My husband very strongly dislikes my best friend. He feels that she is a “bad influence” on me, as she is still dating and hasn’t settled down in her late 20s, goes to a gym that offers “pole fitness” classes, and had an abortion a year ago.
He also knows that I confide in her when he and I have a bad fight or when I need to vent about something relating to our relationship. She and I have been very close since before he and I started dating, and have known each other since we were in elementary school. She is always very supportive and I try to be there for her.
I am relatively newly wed and love my husband, but relationships are hard and I feel justified in having someone to talk to about problems I cannot always discuss with him.
He is always angry when I am talking to her on the phone and has gone so far as to hack into my e-mail account and read our e-mails to one another.
Heaven forbid the e-mail contain a reference to an acquaintance of ours we find attractive or a (justified or not) complaint about a habit of his.
My friend does not harbor any ill will toward him, but she is frank about her concerns that he can be controlling at times.
I hate having him sulking and angry, but I feel like I should be able to chat privately with my friend. We have been there for each other through a lot of difficult times, and share a lot of similar views on life.
DEAR CONFLICTED: Your husband is being unreasonable. But then, so are you.
The problem here is that you are putting your friendship with your girlfriend in the middle of your relationship with your husband. You also need to learn how to dole out information like a grown-up.
Why, for instance, would you tell your husband that your girlfriend had an abortion (I’m assuming you shared this with him)? And why are you venting and confiding in her about private matters in your marriage?
Your behavior invites each of these people to harshly judge the other, because you are sharing essentially private and/or negative information with each of them.
You don’t seem to have done anything to bring them together, and most of your behavior keeps them separate.
You three need a do-over. You should be able to chat privately with your friend, but you should also welcome your husband into the circle from time to time. And he needs to grow up, too.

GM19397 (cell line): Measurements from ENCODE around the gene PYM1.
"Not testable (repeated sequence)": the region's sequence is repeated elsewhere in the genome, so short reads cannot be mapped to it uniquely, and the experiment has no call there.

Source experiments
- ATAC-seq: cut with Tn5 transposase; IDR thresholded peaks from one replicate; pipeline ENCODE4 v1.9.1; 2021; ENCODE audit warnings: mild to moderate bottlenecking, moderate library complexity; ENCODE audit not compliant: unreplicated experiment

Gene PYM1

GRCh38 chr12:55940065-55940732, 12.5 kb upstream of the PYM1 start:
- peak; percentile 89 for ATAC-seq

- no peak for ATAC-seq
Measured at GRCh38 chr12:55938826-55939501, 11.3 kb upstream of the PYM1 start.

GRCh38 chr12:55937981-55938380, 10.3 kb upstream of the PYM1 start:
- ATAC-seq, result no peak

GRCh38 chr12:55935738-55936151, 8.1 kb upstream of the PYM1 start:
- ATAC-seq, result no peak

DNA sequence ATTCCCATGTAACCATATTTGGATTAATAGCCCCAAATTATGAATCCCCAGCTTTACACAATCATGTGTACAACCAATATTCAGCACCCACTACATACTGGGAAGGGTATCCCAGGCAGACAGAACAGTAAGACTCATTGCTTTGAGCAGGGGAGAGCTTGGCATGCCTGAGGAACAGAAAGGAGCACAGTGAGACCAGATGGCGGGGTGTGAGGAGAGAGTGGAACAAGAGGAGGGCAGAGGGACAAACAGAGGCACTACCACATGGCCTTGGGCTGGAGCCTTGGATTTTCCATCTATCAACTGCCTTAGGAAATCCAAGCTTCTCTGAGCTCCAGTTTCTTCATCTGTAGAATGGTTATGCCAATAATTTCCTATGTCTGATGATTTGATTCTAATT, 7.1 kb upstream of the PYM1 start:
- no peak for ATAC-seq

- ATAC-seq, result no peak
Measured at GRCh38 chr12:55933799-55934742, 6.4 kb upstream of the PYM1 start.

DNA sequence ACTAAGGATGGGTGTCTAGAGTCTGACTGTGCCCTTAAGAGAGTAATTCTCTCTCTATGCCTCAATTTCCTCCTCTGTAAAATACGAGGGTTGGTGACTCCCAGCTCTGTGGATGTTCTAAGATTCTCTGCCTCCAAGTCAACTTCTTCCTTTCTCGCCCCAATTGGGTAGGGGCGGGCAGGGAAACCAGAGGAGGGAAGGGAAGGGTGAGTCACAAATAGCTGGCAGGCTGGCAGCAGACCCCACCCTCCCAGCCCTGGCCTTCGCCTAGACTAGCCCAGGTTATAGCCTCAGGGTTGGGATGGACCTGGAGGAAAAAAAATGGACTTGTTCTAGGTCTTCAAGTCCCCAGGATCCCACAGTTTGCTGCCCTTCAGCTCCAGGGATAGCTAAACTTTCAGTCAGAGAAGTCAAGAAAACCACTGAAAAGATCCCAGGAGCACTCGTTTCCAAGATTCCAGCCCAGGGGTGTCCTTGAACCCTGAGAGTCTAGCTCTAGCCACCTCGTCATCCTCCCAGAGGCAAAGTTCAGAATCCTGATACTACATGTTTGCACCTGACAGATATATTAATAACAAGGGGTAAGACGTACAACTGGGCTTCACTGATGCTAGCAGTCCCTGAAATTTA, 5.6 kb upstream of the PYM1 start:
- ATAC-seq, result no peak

I have enjoyed the letters in your column about people displaying inappropriate “art” on their walls. I had a similar situation with my son.
When he became a teenager he announced that his room was his private territory and, like his friends, he was going to post Playboy-type pictures on his bedroom walls.
I explained to him that these displays were disrespectful of women and made me uncomfortable. But he persisted in saying he was going to do it.
I finally told him that it was his room and his right to display what he wanted.
I added that the front hallway was mine and I was going to put up cheesecake posters of male models and actors I liked, so I could look at them when I was sitting in the adjacent living room and guests entering the house could see them (particularly his friends). No posters went up anywhere.
DEAR PAULA: “Mom-logic” rules!
I thought your answer to “Holding Our Breath,” (the suffering co-workers of an employee with multiple hygiene issues) was wimpy. I don’t know if you’ve ever had to work next to someone like that.
I’m puzzled why management is doing nothing. These co-workers need to speak directly to their co-worker. They seem to suffer from an amazing lack of assertiveness.
-- Not Shy
DEAR NOT: Many readers agreed with you. And I do, too, partway.
If management won’t make efforts to establish a cooperative and professional environment, then colleagues could be direct — as long as they were also respectful.
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